How to get your baby back from NICU after a traumatic birth
Posted On September 13, 2021
The news that babies have survived a Caesarean section has prompted the first ever UK baby to have a second birth on his or her first birthday.
The baby’s mother, Amanda, who has been in intensive care for two months after her daughter was born in December, told the BBC the ordeal has been a challenge for her and her family.
The family had been planning to have their baby on New Year’s Eve, but Amanda and her husband Andrew have been told by doctors they will not be able to take their baby to the theatre because of the ongoing crisis in the NHS.
The couple have now decided to wait until the birth of their second child, who is expected in August, to see if the surgery can be arranged.
The first time Amanda and Andrew were told their baby would not be born, she told the programme: “I was really shocked.
I had a bit of a panic attack, but that was it.”
Amanda said they had been told that the hospital had stopped all NICU deliveries because of a shortage of beds and staff.
She added: “We have a big family and it is very stressful.”
Amnesty International said the crisis in hospitals in the UK was a “systemic failure”.
It said: “These women are struggling to survive in hospitals with very limited beds and very limited staff, which is the main reason why the NHS is in crisis.”
This is a system that has been failing women for years and decades and now has the opportunity to end that.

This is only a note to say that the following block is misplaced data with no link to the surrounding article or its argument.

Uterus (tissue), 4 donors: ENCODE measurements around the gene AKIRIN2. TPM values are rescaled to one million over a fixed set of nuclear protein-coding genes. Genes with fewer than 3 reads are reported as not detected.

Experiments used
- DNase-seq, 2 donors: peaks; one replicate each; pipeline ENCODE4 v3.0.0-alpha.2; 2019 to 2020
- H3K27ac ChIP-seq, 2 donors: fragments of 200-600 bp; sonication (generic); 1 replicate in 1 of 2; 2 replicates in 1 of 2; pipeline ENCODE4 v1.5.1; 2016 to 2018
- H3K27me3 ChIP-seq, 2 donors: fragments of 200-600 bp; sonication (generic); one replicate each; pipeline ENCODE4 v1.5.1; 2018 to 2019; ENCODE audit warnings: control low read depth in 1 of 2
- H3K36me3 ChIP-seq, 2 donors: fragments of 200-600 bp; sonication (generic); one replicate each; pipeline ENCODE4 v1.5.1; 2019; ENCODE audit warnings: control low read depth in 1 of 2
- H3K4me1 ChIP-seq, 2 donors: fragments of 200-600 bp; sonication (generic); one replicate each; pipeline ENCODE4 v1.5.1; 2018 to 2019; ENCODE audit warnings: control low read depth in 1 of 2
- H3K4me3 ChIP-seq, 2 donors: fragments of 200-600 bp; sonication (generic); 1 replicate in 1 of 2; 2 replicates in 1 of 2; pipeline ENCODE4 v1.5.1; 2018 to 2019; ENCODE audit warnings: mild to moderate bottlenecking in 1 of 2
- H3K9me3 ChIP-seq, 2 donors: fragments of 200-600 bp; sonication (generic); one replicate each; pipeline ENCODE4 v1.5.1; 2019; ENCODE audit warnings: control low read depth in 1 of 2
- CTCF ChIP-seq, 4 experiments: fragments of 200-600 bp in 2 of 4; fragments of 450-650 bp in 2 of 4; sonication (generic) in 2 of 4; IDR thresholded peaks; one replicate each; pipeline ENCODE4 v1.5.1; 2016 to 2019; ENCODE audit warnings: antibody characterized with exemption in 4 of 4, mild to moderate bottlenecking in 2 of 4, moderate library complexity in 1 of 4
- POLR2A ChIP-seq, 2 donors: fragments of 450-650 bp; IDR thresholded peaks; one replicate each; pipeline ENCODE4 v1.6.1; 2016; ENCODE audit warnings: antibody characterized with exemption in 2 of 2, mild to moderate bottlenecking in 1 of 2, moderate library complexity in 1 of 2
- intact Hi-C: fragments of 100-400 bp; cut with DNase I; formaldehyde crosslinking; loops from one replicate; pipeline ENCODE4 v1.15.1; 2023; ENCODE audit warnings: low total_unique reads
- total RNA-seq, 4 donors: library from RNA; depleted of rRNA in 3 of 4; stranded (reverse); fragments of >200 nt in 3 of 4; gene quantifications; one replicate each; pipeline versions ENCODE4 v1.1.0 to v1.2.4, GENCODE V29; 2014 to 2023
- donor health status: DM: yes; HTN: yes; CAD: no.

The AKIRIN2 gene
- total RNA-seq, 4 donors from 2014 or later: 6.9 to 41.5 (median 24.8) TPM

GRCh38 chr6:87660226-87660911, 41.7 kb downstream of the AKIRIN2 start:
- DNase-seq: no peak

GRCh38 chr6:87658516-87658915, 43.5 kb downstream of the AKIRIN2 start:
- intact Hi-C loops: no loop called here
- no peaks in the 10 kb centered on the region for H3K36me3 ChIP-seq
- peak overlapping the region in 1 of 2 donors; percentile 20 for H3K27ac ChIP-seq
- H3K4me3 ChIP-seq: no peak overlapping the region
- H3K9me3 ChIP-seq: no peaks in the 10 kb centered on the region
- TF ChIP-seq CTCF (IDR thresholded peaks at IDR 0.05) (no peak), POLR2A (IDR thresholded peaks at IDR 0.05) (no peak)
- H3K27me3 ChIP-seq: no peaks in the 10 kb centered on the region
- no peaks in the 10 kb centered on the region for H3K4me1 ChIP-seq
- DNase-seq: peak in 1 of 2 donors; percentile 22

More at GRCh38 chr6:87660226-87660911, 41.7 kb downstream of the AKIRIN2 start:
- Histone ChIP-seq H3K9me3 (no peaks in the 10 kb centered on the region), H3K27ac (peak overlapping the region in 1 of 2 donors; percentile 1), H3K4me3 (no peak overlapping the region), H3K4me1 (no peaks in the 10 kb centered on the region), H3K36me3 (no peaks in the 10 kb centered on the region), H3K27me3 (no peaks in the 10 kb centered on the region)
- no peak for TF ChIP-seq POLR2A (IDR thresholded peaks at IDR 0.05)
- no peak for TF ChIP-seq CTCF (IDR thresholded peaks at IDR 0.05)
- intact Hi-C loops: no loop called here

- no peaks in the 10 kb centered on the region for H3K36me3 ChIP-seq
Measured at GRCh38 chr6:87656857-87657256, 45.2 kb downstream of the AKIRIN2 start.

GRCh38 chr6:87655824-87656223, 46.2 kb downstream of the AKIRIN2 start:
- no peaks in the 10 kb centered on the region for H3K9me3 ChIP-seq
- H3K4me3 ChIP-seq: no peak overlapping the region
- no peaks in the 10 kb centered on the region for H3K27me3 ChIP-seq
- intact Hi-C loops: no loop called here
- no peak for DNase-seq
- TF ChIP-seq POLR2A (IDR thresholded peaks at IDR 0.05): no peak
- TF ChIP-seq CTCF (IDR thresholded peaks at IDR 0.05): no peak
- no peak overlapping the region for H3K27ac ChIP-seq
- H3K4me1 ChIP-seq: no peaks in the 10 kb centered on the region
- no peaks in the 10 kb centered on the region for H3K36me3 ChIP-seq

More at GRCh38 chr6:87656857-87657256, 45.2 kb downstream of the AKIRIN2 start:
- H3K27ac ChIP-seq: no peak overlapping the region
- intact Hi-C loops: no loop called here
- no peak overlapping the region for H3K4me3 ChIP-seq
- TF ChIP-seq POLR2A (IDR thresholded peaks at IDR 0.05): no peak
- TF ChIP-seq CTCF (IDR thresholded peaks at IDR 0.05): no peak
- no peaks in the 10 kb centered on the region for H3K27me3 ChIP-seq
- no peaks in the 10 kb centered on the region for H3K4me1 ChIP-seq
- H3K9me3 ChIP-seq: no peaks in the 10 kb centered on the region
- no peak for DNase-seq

“The Government should urgently change the way in which the NHS operates.”
Amelia is just one of many UK mothers who have had a second child after being in hospital after a Caesar Caesarian section.
There have been two separate birth on the same day in the past week in Derby and Birmingham, and in London’s Westminster.
Amanda, who was in intensive-care for a month after her first child was born, said: ‘It’s not easy, I was terrified, I could not believe it.’
But I am very grateful for the support and understanding of everyone and the fact that my husband Andrew is a caring man and I love him so much.’
The NHS has been overwhelmed by the number of cases of babies who have survived caesareans following the Caesartan section, which occurs when the baby’s head hits the caesarian wall.
But the Government said last year that the Caesar-related crisis had been reduced to “a minor” as a result of the new guidelines.
It is hoped the latest figures will lead to a more timely delivery of babies to hospitals.